Location: 577 Ellice Avenue
We all know the saying “it’s better to do one thing very well, than to do a hundred things poorly.” Well Eadha Bread, Ellice Avenue’s newest bakery, has taken that message to heart. Outside the cute daffodil coloured building are gigantic signs that read “SOURDOUGH BAKERY”… so it shouldn’t be surprising that sourdough is Eadha Bread’s ‘bread and butter.’ And boy do they do it well!
Inside the bakery, a gorgeous mural of white poplar trees painted by local artist Holly Enns graces the walls. Next to the poplar trees is a message that pays homage to the Anishaabe, Cree, Ojibway, Dakota, Dene and Metis nations.
It shouldn’t be a huge surprise that there’s a mural of poplar trees at Eadha … that is if you’re familiar with Celtic tree wisdom! Eadha, the fourth vowel of the Ogham alphabet, also means ‘poplar tree’. The poplar tree represents endurance and courage, both which Eadha Bread owner Cora Wiens embodies as a person and baker. As Cora describes it, endurance is essential to baking. To make a single loaf of her famous sourdough bread takes nearly three days. This three-day process is chemically intense — the yeast ferments, breaks down complex carbohydrates, and makes the bread easier for people to digest.
Cora also describes developing a business as something that takes a fair amount of endurance. Cora has been baking bread for over two decades. She first learned to make bread as a child in her hometown of St. Adolphe. After graduating, she was inspired to carry on her love of bread-making by travelling abroad to learn new techniques. Using her newfound knowledge, Cora worked for several Winnipeg bakeries including Tall Grass Prairie Bread Company and Pennyloaf Bakery, but she never gave up on the idea of owning her own bakery.
When the opportunity presented itself (in the form of a vendor vacancy at the Wolseley Market), Cora mustered up the courage to sell her homemade bread at the market to the West End community. Since then, her bread has been a huge hit and she’s had to expand her operations. After two years baking at Ellice Avenue’s Pizza Boyz, Cora had generated enough demand that she was able to open Eadha just a block away.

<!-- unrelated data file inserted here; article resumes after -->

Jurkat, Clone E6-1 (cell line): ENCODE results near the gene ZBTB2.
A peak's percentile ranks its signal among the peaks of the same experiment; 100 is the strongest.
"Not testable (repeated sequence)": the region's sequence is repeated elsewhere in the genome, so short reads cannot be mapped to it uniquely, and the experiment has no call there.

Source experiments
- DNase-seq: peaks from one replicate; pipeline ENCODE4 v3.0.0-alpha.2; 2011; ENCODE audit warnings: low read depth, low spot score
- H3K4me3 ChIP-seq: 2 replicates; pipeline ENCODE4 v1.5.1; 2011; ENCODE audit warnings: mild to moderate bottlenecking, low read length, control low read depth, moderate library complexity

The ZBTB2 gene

Courage is also something that comes quite naturally to Cora in advocating for her community. She identifies with the LGBTTQ*community and proudly hangs the Pride flag in her window. In the past, she has held Valentine’s Day bread-making classes for individuals who feel marginalized or don’t have plans.
In addition to these classes, Cora is socially responsible in other ways. She is on track to make her bakery sustainable by ensuring that no extra ingredients are thrown out. One creative way Cora has attempted to prevent waste is a ‘Bread Share’ program. The program involves selling advance bread orders so that Cora doesn’t purchase excess ingredients or make extra loaves that won’t be purchased.
‘Eadha’ is the ability to endure when the going gets tough and the ability to have the courage to stand up for what you believe in. That’s why it’s only fitting that a business built upon these two keystones is named for the beautiful poplar; a tree known to live through the worst of droughts, and expand confidently into new and uninhabited domains. It goes without saying that the bakery name for the poplar is going to be very popular amongst West End residents!